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Eur Arch Psychiatry Clin Neurosci. 2009 Feb;259(1):46-54. doi: 10.1007/s00406-008-0833-8. Epub 2008 Jun 27.

BOLD response during visual perception of biological motion in obsessive-compulsive disorder : an fMRI study using the dynamic point-light animation paradigm.

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Interdisciplinary Program in Brain Science and in Cognitive Science, Seoul National University, Seoul, Korea.



Although research has shown that deficits in various cognitive functions may underlie obsessive-compulsive disorder (OCD), studies have not yet clarified the specificity and etiology of perception processing, particularly the perception of biological motion that is correlated with social cognition. We used functional magnetic resonance imaging (fMRI) to investigate neural activity associated with the perception of biological motion in OCD patients.


The subjects were 15 patients with OCD and 15 age- and IQ-matched healthy volunteers. All subjects participated in a biological motion task in which they performed a one-back task signaling a repeated stimulus with a key press in each block condition to obligate attention to both types of stimuli.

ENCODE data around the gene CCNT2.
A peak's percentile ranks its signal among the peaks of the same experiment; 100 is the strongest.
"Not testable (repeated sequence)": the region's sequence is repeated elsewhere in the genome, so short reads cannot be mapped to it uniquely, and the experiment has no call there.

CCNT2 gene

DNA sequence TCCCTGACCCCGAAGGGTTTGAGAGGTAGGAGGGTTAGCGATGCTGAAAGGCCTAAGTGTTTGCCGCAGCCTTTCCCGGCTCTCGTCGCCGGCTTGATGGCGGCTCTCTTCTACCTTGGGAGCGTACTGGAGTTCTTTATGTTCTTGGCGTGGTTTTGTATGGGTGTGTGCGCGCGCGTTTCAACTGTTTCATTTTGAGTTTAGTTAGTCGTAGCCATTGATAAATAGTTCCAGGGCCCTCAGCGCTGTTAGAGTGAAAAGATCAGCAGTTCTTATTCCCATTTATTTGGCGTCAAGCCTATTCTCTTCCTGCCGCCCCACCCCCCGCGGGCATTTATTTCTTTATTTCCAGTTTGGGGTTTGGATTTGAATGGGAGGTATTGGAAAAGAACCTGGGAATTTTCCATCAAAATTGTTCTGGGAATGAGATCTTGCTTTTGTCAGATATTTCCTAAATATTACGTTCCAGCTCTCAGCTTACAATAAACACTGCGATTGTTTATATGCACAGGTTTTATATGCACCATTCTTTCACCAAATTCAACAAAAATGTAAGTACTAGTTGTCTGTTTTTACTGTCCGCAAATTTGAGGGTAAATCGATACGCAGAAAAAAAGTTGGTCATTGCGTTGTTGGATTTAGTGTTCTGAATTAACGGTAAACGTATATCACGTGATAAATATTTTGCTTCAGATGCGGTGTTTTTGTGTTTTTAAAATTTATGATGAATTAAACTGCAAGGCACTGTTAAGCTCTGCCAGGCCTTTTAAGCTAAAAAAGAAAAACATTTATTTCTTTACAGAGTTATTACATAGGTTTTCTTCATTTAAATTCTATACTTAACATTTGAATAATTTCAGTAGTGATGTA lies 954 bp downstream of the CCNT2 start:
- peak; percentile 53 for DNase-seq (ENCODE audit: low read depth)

The biological motion versus scrambled motion contrast revealed that both OCD patients and healthy controls exhibited increased activation of the superior and middle temporal gyrus, the regions implicated in processing of biological motion, which is consistent with previous studies. However, direct comparison between OCD subjects and healthy controls indicated that patients with OCD exhibited increased activation in the right superior and middle temporal gyrus and the left inferior temporal and fusiform gyrus, and reduced activation in the right postcentral gyrus (BA 40) compared to healthy subjects. OCD patients exhibited increased activation in the ventral visual system, including the inferior temporal and fusiform gyrus.


We observed a differential pattern of activity between OCD patients and healthy controls, indicating that OCD patients have functional differences related to the perception of biological motion. The differential activation between OCD patients and healthy subjects might contribute to the pathophysiological understanding of obsessive compulsive disorder.

[Indexed for MEDLINE]

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